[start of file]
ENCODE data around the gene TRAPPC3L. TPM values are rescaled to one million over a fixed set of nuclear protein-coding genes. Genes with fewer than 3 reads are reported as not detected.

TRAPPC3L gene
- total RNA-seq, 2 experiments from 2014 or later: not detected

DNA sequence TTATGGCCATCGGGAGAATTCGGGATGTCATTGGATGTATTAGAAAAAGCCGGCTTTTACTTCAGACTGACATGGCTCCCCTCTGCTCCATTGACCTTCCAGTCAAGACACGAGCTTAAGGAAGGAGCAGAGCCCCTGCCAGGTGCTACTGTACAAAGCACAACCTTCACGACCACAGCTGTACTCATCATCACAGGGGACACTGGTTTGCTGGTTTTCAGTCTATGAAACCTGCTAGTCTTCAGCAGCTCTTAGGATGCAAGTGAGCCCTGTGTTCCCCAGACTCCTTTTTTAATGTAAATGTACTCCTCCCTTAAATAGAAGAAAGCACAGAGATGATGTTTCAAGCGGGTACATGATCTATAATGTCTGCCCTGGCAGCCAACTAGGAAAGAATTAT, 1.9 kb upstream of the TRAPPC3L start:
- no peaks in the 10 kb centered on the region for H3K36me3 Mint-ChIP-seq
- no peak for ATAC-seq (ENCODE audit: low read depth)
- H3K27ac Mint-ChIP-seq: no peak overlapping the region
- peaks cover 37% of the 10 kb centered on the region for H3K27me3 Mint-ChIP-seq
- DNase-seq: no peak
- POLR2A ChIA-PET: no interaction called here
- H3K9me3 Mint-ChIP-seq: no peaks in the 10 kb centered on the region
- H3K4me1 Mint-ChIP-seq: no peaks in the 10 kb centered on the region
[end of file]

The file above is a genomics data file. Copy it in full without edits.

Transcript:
ENCODE data around the gene TRAPPC3L. TPM values are rescaled to one million over a fixed set of nuclear protein-coding genes. Genes with fewer than 3 reads are reported as not detected.

TRAPPC3L gene
- total RNA-seq, 2 experiments from 2014 or later: not detected

DNA sequence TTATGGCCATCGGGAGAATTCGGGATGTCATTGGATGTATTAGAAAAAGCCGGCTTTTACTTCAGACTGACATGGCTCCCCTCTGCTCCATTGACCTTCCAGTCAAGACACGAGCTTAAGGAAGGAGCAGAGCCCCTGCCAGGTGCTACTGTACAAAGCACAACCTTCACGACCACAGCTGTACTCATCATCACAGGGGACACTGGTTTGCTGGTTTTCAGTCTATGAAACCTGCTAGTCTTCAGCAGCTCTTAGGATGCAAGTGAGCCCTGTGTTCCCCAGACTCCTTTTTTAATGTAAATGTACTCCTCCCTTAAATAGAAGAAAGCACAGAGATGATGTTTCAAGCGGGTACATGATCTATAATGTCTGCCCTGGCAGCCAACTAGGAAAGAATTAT, 1.9 kb upstream of the TRAPPC3L start:
- no peaks in the 10 kb centered on the region for H3K36me3 Mint-ChIP-seq
- no peak for ATAC-seq (ENCODE audit: low read depth)
- H3K27ac Mint-ChIP-seq: no peak overlapping the region
- peaks cover 37% of the 10 kb centered on the region for H3K27me3 Mint-ChIP-seq
- DNase-seq: no peak
- POLR2A ChIA-PET: no interaction called here
- H3K9me3 Mint-ChIP-seq: no peaks in the 10 kb centered on the region
- H3K4me1 Mint-ChIP-seq: no peaks in the 10 kb centered on the region